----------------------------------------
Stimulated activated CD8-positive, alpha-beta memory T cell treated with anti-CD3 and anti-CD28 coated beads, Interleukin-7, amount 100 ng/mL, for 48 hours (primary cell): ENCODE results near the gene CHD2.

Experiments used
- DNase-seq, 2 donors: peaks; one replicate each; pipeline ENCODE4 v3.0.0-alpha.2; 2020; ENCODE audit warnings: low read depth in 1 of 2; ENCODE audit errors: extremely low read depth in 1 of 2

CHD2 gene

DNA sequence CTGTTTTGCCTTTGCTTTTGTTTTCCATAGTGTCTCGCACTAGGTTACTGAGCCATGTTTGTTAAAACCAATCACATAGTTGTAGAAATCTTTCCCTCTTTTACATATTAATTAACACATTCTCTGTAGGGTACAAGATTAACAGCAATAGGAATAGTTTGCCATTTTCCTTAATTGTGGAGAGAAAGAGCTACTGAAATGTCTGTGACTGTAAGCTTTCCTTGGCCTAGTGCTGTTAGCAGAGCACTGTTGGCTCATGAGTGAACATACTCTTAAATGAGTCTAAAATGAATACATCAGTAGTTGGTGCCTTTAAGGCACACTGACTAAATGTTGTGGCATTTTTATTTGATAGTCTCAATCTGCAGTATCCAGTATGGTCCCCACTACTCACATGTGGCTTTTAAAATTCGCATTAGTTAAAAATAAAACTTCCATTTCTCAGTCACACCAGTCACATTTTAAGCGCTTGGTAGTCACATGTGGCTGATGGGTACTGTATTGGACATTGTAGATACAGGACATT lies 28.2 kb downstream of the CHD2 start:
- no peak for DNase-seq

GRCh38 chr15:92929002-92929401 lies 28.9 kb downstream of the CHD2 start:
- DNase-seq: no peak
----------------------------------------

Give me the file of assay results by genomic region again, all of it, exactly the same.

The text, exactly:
Stimulated activated CD8-positive, alpha-beta memory T cell treated with anti-CD3 and anti-CD28 coated beads, Interleukin-7, amount 100 ng/mL, for 48 hours (primary cell): ENCODE results near the gene CHD2.

Experiments used
- DNase-seq, 2 donors: peaks; one replicate each; pipeline ENCODE4 v3.0.0-alpha.2; 2020; ENCODE audit warnings: low read depth in 1 of 2; ENCODE audit errors: extremely low read depth in 1 of 2

CHD2 gene

DNA sequence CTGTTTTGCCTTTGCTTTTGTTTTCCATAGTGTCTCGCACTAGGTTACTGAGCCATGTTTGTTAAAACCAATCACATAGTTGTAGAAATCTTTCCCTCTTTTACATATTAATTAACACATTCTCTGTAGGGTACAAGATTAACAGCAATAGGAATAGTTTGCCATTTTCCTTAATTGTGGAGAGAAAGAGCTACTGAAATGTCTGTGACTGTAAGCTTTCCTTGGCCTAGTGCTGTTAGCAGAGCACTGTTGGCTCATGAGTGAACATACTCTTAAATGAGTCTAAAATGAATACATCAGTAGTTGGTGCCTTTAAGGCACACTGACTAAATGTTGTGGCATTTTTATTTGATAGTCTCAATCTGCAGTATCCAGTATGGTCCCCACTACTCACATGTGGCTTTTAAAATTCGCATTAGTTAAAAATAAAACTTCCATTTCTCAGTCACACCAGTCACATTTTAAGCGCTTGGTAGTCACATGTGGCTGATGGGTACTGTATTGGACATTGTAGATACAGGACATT lies 28.2 kb downstream of the CHD2 start:
- no peak for DNase-seq

GRCh38 chr15:92929002-92929401 lies 28.9 kb downstream of the CHD2 start:
- DNase-seq: no peak